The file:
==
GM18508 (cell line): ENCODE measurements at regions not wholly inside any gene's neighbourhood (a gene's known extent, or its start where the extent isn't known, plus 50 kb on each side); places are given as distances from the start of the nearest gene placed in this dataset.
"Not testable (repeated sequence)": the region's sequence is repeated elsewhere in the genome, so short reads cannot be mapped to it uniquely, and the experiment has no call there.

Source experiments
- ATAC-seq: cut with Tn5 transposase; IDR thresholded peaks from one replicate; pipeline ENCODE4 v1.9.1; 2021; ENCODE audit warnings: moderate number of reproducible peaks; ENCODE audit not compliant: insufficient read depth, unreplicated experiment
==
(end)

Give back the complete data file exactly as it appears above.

GM18508 (cell line): ENCODE measurements at regions not wholly inside any gene's neighbourhood (a gene's known extent, or its start where the extent isn't known, plus 50 kb on each side); places are given as distances from the start of the nearest gene placed in this dataset.
"Not testable (repeated sequence)": the region's sequence is repeated elsewhere in the genome, so short reads cannot be mapped to it uniquely, and the experiment has no call there.

Source experiments
- ATAC-seq: cut with Tn5 transposase; IDR thresholded peaks from one replicate; pipeline ENCODE4 v1.9.1; 2021; ENCODE audit warnings: moderate number of reproducible peaks; ENCODE audit not compliant: insufficient read depth, unreplicated experiment